Gloucestershire Cricket Club’s Stadium Development Plans Rejected by Council

January 12, 2012

Gloucestershire Cricket Club’s £10 million ($15.35m) redevelopment plans have been denied by council planners.

Members of Bristol City Council’s planning committee refused the application to expand the 122-year-old club’s Nevil Road ground after a lengthy debate last night.

The decision by six votes to four means Bristol will not be able to host international cricket in the future and has opened up the realistic possibility the club itself may leave the city.

The plans were thrown out not because of the expansion of the ground itself – up to a maximum capacity of 17, anabolics 500 seats – but rather the tower block of 147 flats that would help pay for it. Opponents said that at seven stories it was too big, anesthetist lacked sufficient parking and would be harmful to a conservation area.

The other major sticking point was a failure to agree a planning deal to pay for local improvement projects. Rather than providing the required £4.4 million ($6.75m) of contributions towards education, green space, libraries and health the club’s developer was offering just £83,000 ($127,311).

The scheme also failed to provide a single affordable home, with the club claiming it would make the development “financially unviable”.

Speaking after the meeting, residents said they were not anti-cricket and would welcome the club coming back with a smaller-scale proposal.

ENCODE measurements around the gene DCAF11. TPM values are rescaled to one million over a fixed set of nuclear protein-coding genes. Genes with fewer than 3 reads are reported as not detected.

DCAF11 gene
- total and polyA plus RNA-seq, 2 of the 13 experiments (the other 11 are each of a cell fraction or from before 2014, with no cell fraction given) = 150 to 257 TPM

The club now has the option of submitting revised plans, appealing the decision, or walking away.

Last night chief executive Tom Richardson said: “We’re extremely disappointed with the verdict. We will sleep on the decision.”

Mr Richardson told councillors the club needed to expand.

He said: “What happens if we do not develop? We would lose international cricket. It would be extremely difficult for the club financially. As a major sporting institution we would be on a clear downward path.

“As a consequence, the club would have to consider relocating out of the city.”

Alison Orton, of residents group Howzat?, said: “We are not a Nimby organisation and we are not against the redevelopment of the club but we firmly reject this scheme, as it would be too big. The crucial issue is the enabling development – a block of flats that would rise seven storeys.”

The plan was rejected on the grounds it was too big, failed to meet council guidelines on sustainability, and lacked enough money for a planning deal, known as a section 106 agreement, towards improvements to education and green spaces.

Speaking after the decision, resident Daniella Radice said: “Everyone agreed the scale was too big.

“The cricket club could come back with a better option. We’re definitely not anti-cricket.”